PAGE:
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Burns named to Royal Astronomical Society; NYC Cassini exhibit extended

Joe Burns, professor of astronomy, professor of theoretical and applied mechanics and the Irving Porter Church Professor of Engineering, has been named an honorary fellow of Britain's Royal Astronomical Society in recognition of his contributions to the field of astronomy. He is one of six fellows recognized this year worldwide.

Burns, who served as vice provost of physical sciences and engineering from 2003 to 2008 and as editor of the planetary science journal Icarus from 1980 to 1997, uses the principles of mechanics and classical physics to understand the structure of the solar system. Currently at work on NASA's Cassini mission studying Saturn's ring system, he and colleagues are studying the processes that form planetary rings -- knowledge that can be used to understand how solar systems form from protoplanetary disks.

Images of Saturn, its moons and its rings, taken by the Cassini spacecraft and prepared and analyzed by Burns and colleagues, remain on display at the American Museum of Natural History in New York and the Smithsonian Institution's National Air and Space Museum in Washington, D.C. The New York exhibit, which was scheduled to close this month, has been extended until July 2009; the Washington exhibit opened Feb. 2 and is scheduled to run until May 29.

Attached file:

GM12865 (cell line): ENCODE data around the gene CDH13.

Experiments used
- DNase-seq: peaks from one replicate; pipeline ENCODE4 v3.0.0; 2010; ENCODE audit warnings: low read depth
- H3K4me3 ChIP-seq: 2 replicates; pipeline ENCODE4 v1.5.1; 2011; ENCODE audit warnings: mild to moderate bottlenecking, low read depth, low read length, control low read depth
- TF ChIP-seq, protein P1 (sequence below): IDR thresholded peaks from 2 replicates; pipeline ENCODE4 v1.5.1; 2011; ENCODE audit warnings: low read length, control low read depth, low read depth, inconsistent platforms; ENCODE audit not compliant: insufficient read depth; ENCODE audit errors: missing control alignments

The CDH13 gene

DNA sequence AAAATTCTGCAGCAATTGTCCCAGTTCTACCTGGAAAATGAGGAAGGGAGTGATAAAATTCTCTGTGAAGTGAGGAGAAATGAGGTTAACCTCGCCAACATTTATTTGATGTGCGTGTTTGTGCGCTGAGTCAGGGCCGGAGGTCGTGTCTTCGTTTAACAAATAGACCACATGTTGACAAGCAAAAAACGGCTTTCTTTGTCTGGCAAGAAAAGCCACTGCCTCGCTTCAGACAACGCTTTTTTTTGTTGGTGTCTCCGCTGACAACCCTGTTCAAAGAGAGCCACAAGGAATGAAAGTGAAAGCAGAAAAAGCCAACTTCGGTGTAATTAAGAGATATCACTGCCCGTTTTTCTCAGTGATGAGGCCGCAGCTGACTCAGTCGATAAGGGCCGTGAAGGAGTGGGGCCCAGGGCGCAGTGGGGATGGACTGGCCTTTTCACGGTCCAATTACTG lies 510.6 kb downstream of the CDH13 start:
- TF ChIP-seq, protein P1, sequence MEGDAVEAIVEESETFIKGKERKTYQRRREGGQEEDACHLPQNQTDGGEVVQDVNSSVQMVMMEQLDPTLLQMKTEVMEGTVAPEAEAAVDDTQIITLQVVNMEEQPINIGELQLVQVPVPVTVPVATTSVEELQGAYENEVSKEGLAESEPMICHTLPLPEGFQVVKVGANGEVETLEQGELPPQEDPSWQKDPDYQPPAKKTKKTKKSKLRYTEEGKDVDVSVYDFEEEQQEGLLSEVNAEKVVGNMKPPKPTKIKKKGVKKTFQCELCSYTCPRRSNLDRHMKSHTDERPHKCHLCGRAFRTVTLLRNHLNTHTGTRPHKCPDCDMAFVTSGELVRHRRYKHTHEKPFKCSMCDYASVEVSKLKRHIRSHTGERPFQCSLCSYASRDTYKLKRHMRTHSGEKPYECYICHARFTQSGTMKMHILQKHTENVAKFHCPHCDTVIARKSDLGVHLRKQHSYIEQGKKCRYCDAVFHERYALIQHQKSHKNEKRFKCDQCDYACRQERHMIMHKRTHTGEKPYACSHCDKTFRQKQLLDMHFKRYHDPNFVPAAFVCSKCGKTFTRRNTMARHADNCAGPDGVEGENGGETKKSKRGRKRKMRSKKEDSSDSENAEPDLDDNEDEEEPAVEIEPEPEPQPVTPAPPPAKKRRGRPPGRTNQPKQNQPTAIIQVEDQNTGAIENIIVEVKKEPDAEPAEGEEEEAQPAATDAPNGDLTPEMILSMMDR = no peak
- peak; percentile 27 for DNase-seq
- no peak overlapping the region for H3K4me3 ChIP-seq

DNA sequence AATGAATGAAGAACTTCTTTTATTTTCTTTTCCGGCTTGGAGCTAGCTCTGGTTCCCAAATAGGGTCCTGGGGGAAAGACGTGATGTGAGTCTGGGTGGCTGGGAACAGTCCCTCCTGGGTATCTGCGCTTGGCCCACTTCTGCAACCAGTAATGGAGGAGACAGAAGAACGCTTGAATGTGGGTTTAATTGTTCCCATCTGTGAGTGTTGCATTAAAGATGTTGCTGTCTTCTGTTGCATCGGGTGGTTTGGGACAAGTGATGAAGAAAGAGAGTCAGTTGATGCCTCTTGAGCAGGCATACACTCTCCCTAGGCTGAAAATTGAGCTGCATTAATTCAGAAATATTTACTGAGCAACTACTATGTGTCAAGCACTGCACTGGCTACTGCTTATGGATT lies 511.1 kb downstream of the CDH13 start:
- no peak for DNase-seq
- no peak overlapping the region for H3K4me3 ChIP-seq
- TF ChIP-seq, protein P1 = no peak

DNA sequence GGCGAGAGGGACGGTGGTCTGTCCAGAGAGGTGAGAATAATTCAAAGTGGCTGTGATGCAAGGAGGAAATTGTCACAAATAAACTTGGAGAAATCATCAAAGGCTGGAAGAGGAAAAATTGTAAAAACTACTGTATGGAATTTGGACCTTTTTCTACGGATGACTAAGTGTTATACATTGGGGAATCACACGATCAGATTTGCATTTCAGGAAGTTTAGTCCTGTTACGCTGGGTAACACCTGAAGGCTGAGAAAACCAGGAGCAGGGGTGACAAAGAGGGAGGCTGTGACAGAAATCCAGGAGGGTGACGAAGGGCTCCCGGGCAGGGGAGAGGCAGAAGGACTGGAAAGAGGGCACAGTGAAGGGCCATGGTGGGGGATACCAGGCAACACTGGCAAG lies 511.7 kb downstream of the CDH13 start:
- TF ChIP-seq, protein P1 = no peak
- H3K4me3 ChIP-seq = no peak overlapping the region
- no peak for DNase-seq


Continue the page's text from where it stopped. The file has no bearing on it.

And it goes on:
Founded in 1820, the Royal Astronomical Society encourages and promotes the study of astronomy, solar-system science, geophysics and closely related branches of science. Its more than 3,000 members include scientists in universities, observatories and laboratories as well as historians of astronomy and others.

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Blaine Friedlander